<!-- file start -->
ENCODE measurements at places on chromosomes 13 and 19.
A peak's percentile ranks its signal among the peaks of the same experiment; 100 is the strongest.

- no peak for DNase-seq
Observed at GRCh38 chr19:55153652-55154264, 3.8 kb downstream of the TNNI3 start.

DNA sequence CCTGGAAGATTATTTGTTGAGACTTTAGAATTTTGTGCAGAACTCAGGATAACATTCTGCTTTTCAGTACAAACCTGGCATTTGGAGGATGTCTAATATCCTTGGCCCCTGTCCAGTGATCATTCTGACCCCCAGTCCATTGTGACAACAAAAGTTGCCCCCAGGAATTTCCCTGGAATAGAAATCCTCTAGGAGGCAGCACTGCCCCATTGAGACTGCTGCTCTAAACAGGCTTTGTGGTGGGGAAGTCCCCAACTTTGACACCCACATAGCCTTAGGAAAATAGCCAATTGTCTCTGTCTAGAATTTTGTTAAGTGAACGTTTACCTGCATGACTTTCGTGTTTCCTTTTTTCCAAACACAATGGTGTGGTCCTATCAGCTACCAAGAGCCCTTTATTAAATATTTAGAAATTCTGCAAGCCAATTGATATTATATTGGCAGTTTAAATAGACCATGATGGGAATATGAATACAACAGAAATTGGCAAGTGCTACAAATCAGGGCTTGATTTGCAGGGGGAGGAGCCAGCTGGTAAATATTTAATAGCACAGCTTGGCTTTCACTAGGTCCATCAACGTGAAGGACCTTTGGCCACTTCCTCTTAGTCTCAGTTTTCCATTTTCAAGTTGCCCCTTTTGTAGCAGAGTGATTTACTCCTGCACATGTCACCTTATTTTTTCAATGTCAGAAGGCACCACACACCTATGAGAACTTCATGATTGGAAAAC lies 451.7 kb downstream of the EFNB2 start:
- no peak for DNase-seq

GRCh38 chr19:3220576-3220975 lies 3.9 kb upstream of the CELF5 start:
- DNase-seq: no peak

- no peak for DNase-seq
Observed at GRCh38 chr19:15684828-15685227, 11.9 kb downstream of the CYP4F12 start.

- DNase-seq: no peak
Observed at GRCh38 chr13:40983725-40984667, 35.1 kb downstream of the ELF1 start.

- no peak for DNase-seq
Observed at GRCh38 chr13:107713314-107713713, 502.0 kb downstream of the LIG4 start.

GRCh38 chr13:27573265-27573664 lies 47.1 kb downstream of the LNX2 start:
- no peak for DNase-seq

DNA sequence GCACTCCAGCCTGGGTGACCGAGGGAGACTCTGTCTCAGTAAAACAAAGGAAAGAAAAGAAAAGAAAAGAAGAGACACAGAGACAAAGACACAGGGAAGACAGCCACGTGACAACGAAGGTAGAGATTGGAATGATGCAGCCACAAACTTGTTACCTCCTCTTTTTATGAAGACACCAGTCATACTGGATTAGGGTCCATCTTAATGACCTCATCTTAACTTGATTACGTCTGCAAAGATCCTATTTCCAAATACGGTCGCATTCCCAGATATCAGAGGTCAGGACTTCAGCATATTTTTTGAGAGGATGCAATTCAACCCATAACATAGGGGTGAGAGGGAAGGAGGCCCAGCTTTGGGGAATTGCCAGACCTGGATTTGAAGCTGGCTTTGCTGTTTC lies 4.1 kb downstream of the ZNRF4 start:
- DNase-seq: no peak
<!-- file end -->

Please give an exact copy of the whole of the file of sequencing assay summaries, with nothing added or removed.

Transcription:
ENCODE measurements at places on chromosomes 13 and 19.
A peak's percentile ranks its signal among the peaks of the same experiment; 100 is the strongest.

- no peak for DNase-seq
Observed at GRCh38 chr19:55153652-55154264, 3.8 kb downstream of the TNNI3 start.

DNA sequence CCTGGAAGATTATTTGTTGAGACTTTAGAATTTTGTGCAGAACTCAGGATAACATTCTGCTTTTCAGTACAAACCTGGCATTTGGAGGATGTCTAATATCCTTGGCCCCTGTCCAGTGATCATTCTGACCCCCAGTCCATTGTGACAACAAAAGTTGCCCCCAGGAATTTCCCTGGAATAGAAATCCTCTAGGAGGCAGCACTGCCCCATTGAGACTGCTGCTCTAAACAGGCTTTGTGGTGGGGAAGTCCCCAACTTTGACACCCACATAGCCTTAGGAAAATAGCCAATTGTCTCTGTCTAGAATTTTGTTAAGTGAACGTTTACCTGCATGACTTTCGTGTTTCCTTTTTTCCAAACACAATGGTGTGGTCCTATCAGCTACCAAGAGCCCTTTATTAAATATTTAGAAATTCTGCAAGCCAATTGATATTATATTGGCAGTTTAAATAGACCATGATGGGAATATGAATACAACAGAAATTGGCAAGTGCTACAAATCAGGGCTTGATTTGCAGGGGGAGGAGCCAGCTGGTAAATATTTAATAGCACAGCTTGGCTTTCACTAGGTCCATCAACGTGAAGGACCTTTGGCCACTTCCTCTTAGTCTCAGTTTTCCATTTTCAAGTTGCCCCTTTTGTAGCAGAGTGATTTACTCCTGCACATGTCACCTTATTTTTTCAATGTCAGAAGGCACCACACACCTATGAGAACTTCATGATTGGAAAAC lies 451.7 kb downstream of the EFNB2 start:
- no peak for DNase-seq

GRCh38 chr19:3220576-3220975 lies 3.9 kb upstream of the CELF5 start:
- DNase-seq: no peak

- no peak for DNase-seq
Observed at GRCh38 chr19:15684828-15685227, 11.9 kb downstream of the CYP4F12 start.

- DNase-seq: no peak
Observed at GRCh38 chr13:40983725-40984667, 35.1 kb downstream of the ELF1 start.

- no peak for DNase-seq
Observed at GRCh38 chr13:107713314-107713713, 502.0 kb downstream of the LIG4 start.

GRCh38 chr13:27573265-27573664 lies 47.1 kb downstream of the LNX2 start:
- no peak for DNase-seq

DNA sequence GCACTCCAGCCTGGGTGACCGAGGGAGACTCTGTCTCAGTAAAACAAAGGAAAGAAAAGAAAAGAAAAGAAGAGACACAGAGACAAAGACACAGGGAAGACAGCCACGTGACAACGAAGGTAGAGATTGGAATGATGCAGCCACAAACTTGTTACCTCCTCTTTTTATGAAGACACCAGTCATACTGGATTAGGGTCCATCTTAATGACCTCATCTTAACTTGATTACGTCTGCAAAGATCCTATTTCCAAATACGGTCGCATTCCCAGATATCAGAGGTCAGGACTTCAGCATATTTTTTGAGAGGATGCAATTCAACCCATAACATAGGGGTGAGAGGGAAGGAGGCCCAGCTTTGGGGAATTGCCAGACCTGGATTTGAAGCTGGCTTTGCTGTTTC lies 4.1 kb downstream of the ZNRF4 start:
- DNase-seq: no peak